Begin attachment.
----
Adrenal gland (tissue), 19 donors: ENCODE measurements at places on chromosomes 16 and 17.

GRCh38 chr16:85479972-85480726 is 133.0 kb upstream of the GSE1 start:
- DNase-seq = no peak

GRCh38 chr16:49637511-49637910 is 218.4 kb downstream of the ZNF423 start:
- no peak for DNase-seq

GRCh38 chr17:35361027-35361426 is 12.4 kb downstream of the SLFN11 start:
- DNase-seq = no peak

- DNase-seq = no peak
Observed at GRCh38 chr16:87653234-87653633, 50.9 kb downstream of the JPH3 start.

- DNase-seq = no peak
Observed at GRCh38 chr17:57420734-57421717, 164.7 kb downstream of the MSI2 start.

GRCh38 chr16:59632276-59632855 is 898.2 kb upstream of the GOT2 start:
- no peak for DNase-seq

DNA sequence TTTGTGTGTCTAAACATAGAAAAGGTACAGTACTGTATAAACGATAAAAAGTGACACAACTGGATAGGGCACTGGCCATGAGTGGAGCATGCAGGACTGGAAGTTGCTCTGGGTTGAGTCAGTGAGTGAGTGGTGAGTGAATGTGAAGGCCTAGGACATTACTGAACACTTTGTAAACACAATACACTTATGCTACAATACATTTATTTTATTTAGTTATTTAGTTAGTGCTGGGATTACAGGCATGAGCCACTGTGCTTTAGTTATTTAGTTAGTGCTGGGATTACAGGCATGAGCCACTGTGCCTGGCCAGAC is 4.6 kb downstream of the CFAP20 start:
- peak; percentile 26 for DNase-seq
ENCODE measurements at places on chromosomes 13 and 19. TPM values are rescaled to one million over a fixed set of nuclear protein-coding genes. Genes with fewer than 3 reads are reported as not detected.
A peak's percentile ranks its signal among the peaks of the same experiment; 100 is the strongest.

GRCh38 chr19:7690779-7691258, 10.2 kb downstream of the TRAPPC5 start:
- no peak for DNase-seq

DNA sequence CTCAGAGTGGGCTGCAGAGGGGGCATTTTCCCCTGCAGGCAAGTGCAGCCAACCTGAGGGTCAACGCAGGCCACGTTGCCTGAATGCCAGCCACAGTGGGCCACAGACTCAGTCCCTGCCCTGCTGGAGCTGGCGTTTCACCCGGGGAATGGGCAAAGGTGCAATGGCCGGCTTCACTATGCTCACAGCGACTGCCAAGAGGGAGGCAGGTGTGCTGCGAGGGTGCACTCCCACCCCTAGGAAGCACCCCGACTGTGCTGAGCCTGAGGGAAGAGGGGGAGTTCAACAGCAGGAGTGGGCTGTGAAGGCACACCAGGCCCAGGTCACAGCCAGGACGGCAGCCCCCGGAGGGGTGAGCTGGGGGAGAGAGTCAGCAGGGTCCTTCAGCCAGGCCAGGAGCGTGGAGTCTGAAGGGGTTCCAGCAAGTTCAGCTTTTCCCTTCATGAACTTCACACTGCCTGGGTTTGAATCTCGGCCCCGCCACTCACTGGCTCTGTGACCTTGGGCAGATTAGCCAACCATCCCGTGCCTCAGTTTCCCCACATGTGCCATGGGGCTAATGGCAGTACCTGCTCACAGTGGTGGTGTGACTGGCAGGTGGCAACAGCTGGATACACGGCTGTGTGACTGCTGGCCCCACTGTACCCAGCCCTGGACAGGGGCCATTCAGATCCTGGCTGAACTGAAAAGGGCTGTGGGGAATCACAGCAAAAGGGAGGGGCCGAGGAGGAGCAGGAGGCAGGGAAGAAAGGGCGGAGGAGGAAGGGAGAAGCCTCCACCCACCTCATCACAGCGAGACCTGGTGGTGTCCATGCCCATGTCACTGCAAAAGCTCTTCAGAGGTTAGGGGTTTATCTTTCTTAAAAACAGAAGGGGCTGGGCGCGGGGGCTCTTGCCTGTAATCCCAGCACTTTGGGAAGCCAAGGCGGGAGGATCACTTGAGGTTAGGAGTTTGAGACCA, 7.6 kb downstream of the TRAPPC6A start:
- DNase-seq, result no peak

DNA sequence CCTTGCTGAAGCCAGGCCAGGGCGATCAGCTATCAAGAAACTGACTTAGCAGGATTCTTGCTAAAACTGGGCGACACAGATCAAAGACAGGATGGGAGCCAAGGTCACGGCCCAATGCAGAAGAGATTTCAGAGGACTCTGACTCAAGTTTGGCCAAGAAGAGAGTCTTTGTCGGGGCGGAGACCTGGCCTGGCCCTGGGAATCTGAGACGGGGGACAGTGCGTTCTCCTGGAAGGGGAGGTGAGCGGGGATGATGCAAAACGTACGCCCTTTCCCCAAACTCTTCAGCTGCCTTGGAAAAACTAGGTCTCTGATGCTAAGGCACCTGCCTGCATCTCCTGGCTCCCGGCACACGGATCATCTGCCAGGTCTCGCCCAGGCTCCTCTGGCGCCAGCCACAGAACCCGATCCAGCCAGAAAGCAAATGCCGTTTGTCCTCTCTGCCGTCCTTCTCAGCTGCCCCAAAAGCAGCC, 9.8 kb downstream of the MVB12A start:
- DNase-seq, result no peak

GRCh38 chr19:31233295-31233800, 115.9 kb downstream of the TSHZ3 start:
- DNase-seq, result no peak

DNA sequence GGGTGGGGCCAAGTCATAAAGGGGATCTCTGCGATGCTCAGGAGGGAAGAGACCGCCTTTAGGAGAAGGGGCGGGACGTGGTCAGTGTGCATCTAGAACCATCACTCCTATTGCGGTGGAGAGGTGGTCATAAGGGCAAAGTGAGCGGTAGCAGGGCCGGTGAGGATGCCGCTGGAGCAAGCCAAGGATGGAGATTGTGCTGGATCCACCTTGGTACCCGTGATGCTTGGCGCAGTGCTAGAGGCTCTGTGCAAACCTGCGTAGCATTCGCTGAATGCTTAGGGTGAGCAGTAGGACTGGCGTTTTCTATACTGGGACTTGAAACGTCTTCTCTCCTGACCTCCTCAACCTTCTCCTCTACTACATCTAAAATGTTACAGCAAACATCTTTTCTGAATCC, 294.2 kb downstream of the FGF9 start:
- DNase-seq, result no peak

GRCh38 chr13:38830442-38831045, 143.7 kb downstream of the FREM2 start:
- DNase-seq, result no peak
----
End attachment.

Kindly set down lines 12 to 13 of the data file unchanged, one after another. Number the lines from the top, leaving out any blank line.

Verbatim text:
GRCh38 chr16:59632276-59632855 is 898.2 kb upstream of the GOT2 start:
- no peak for DNase-seq